by Patricia Sabatini
December 11, 2017
Chances are good you’re keenly aware when the warm woolen mittens, diamond pendant or other important gifts on your holiday shopping list go on sale. But do you know which items are subject to Pennsylvania sales tax?
Did you know leather clothing is exempt, but items made of fur — even imitation fur — are taxable? Or that swimwear is taxable while lingerie gets a pass?
If you need a toothbrush, toothpaste or dental floss, you won’t pay the state sales tax. Yet mouthwash, shampoo and antiperspirant are taxable.
Uneven, unfair, bewildering. Those are all words that could be used to describe Pennsylvania’s decades-old sales tax system created in 1954. Back then, the tax was 1 percent vs. today’s 6 percent.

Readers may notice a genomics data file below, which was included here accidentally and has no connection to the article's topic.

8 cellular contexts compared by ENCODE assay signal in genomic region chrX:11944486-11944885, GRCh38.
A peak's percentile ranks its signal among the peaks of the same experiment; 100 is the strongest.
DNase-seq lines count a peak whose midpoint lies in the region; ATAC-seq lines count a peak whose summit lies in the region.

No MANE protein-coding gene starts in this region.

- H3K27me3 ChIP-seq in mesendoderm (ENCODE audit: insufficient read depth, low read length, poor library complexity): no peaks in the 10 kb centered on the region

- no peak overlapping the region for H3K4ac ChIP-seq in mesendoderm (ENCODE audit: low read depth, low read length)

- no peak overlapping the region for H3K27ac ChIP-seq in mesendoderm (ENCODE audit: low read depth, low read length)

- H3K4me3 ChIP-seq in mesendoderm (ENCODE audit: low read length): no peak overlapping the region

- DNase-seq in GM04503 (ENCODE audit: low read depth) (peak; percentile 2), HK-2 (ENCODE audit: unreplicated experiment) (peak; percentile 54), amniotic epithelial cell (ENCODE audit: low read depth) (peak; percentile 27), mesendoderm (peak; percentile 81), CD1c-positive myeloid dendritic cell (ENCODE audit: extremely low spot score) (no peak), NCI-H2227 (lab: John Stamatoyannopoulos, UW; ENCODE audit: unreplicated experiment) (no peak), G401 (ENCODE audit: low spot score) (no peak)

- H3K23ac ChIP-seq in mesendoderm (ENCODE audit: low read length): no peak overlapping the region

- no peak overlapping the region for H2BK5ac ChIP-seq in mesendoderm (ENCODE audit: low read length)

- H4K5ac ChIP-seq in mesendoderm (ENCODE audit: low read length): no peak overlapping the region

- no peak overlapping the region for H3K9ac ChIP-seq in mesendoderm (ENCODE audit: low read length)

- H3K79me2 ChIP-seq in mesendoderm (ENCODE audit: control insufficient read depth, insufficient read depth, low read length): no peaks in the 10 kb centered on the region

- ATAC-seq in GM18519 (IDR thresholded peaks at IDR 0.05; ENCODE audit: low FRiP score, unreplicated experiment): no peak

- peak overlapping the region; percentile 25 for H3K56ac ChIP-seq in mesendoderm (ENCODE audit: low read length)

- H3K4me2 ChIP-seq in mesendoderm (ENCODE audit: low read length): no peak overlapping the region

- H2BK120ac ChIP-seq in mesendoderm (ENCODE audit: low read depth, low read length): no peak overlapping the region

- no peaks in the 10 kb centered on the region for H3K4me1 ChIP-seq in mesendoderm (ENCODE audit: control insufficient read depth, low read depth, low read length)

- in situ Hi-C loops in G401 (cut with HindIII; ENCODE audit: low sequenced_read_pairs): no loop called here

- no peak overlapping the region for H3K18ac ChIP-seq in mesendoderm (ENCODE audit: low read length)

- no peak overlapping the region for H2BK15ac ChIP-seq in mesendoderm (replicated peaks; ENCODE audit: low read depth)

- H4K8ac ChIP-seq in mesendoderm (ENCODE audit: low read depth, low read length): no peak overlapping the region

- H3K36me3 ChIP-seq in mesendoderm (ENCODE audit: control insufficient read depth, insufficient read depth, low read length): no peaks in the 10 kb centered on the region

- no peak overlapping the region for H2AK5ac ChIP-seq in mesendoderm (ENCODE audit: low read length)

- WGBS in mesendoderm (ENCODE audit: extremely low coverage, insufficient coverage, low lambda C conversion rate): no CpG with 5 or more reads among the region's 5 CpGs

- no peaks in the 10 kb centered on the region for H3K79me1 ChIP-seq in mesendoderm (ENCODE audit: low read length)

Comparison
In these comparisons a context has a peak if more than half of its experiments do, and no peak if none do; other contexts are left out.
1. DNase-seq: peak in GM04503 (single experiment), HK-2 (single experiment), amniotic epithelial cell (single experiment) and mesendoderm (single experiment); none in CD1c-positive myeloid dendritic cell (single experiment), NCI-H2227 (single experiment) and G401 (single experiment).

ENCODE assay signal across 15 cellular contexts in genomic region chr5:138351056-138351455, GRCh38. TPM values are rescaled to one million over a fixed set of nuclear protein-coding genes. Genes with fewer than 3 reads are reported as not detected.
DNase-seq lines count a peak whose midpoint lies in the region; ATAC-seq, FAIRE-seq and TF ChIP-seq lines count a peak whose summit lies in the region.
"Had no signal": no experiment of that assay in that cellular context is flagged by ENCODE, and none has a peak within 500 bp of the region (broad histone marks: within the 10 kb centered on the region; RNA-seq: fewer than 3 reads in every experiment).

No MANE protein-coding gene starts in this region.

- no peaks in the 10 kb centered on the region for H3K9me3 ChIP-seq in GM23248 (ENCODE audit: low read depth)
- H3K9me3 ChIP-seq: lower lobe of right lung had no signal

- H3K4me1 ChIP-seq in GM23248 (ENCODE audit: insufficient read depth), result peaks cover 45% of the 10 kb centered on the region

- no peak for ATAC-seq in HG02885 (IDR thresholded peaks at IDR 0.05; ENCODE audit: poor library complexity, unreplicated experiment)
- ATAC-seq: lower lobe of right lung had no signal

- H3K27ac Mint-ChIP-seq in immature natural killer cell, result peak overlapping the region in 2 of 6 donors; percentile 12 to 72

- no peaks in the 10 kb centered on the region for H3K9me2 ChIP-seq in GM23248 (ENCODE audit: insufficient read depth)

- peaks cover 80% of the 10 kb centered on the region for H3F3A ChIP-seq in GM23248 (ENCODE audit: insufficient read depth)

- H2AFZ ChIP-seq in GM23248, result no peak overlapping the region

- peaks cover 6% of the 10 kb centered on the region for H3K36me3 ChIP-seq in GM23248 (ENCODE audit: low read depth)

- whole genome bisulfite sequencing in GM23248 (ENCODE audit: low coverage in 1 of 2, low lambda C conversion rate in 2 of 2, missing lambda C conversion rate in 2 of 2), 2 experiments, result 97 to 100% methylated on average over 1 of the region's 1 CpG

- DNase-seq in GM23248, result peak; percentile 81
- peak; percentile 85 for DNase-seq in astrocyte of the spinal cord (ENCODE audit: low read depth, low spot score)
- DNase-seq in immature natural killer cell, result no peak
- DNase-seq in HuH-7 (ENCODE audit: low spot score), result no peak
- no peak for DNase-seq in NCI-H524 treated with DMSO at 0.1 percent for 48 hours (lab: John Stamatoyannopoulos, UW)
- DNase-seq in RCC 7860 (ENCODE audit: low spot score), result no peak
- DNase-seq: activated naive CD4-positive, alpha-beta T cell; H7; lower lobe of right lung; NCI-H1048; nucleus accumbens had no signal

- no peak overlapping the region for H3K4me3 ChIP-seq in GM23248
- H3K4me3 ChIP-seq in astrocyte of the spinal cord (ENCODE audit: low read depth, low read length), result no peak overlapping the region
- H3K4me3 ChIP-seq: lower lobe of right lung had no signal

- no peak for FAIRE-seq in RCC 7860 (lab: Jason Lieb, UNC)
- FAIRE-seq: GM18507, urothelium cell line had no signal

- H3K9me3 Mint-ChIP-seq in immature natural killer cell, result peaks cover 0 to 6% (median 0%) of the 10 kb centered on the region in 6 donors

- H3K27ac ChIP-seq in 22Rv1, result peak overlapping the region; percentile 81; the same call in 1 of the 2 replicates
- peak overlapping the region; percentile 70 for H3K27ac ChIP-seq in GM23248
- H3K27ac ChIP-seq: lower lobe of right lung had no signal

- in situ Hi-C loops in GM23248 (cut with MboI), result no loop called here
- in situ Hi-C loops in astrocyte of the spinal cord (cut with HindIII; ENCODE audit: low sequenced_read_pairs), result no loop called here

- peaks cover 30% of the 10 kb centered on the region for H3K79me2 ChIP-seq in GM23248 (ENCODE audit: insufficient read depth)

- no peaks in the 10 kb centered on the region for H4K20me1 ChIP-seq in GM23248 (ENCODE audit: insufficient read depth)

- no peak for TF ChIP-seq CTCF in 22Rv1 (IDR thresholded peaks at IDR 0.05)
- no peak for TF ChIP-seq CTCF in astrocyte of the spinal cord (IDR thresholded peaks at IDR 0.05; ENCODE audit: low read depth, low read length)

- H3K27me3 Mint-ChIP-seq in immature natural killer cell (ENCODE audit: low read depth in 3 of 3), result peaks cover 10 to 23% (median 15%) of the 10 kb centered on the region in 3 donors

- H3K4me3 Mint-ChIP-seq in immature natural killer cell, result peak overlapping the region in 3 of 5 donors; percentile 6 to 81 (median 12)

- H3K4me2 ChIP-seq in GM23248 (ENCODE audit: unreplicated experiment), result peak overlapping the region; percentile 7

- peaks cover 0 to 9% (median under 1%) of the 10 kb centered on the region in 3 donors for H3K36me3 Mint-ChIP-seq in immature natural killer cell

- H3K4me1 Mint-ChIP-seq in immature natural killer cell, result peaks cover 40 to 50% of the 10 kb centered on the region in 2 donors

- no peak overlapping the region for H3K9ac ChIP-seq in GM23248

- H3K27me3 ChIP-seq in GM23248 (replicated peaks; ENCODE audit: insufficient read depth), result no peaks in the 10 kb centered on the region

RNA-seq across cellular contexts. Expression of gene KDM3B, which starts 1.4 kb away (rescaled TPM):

Sales tax is a major source of revenue for the state, bringing in some $8.6 billion in the 2016-17 fiscal year, which gets deposited into the general fund. Sales tax on motor vehicles netted another $1.4 billion that year.
Gov. Tom Wolf has looked at broadening the tax, chiefly to help balance the budget. But figuring out how the system of oddities has developed over the years is challenging.
The Pennsylvania Department of Revenue declined to comment for this article, saying its job was to administer the sales tax program, not write the rules.
Mr. Wolf’s office also declined to comment.
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